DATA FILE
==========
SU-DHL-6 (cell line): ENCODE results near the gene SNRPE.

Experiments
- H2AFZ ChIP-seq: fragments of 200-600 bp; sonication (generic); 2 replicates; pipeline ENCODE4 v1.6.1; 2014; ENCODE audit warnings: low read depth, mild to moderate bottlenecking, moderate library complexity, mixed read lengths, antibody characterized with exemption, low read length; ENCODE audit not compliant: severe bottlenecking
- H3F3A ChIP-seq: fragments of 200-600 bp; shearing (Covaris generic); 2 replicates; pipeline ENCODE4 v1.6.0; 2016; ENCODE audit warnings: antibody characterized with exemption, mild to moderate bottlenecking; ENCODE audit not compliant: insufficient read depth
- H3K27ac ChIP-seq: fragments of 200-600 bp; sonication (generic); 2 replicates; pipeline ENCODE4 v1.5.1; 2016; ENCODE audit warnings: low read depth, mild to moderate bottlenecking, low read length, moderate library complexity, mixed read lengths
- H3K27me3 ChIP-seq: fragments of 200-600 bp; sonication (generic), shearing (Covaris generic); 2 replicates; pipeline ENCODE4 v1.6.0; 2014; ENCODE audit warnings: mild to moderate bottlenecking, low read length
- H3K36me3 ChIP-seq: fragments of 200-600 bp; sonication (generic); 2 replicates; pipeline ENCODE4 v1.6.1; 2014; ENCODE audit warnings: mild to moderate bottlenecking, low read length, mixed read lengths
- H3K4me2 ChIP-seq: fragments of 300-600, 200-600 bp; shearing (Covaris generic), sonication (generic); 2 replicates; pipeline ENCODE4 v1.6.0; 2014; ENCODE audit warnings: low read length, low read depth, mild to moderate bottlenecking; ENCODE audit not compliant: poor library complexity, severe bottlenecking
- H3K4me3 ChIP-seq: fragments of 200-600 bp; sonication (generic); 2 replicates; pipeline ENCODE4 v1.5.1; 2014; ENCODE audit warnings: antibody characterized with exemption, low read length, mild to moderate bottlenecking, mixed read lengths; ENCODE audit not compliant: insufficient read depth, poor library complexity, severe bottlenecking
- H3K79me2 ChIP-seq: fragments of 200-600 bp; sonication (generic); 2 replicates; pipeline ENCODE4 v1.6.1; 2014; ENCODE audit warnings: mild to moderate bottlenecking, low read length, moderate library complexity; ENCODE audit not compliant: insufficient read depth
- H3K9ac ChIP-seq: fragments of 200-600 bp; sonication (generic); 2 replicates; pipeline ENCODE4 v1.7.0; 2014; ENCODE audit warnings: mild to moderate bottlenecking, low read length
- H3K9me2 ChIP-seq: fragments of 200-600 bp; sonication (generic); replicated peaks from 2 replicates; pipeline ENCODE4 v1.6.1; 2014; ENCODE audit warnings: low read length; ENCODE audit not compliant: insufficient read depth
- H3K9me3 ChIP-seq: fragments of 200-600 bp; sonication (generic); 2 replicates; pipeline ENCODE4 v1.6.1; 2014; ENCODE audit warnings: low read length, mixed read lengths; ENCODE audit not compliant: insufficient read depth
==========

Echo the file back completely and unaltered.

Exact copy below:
SU-DHL-6 (cell line): ENCODE results near the gene SNRPE.

Experiments
- H2AFZ ChIP-seq: fragments of 200-600 bp; sonication (generic); 2 replicates; pipeline ENCODE4 v1.6.1; 2014; ENCODE audit warnings: low read depth, mild to moderate bottlenecking, moderate library complexity, mixed read lengths, antibody characterized with exemption, low read length; ENCODE audit not compliant: severe bottlenecking
- H3F3A ChIP-seq: fragments of 200-600 bp; shearing (Covaris generic); 2 replicates; pipeline ENCODE4 v1.6.0; 2016; ENCODE audit warnings: antibody characterized with exemption, mild to moderate bottlenecking; ENCODE audit not compliant: insufficient read depth
- H3K27ac ChIP-seq: fragments of 200-600 bp; sonication (generic); 2 replicates; pipeline ENCODE4 v1.5.1; 2016; ENCODE audit warnings: low read depth, mild to moderate bottlenecking, low read length, moderate library complexity, mixed read lengths
- H3K27me3 ChIP-seq: fragments of 200-600 bp; sonication (generic), shearing (Covaris generic); 2 replicates; pipeline ENCODE4 v1.6.0; 2014; ENCODE audit warnings: mild to moderate bottlenecking, low read length
- H3K36me3 ChIP-seq: fragments of 200-600 bp; sonication (generic); 2 replicates; pipeline ENCODE4 v1.6.1; 2014; ENCODE audit warnings: mild to moderate bottlenecking, low read length, mixed read lengths
- H3K4me2 ChIP-seq: fragments of 300-600, 200-600 bp; shearing (Covaris generic), sonication (generic); 2 replicates; pipeline ENCODE4 v1.6.0; 2014; ENCODE audit warnings: low read length, low read depth, mild to moderate bottlenecking; ENCODE audit not compliant: poor library complexity, severe bottlenecking
- H3K4me3 ChIP-seq: fragments of 200-600 bp; sonication (generic); 2 replicates; pipeline ENCODE4 v1.5.1; 2014; ENCODE audit warnings: antibody characterized with exemption, low read length, mild to moderate bottlenecking, mixed read lengths; ENCODE audit not compliant: insufficient read depth, poor library complexity, severe bottlenecking
- H3K79me2 ChIP-seq: fragments of 200-600 bp; sonication (generic); 2 replicates; pipeline ENCODE4 v1.6.1; 2014; ENCODE audit warnings: mild to moderate bottlenecking, low read length, moderate library complexity; ENCODE audit not compliant: insufficient read depth
- H3K9ac ChIP-seq: fragments of 200-600 bp; sonication (generic); 2 replicates; pipeline ENCODE4 v1.7.0; 2014; ENCODE audit warnings: mild to moderate bottlenecking, low read length
- H3K9me2 ChIP-seq: fragments of 200-600 bp; sonication (generic); replicated peaks from 2 replicates; pipeline ENCODE4 v1.6.1; 2014; ENCODE audit warnings: low read length; ENCODE audit not compliant: insufficient read depth
- H3K9me3 ChIP-seq: fragments of 200-600 bp; sonication (generic); 2 replicates; pipeline ENCODE4 v1.6.1; 2014; ENCODE audit warnings: low read length, mixed read lengths; ENCODE audit not compliant: insufficient read depth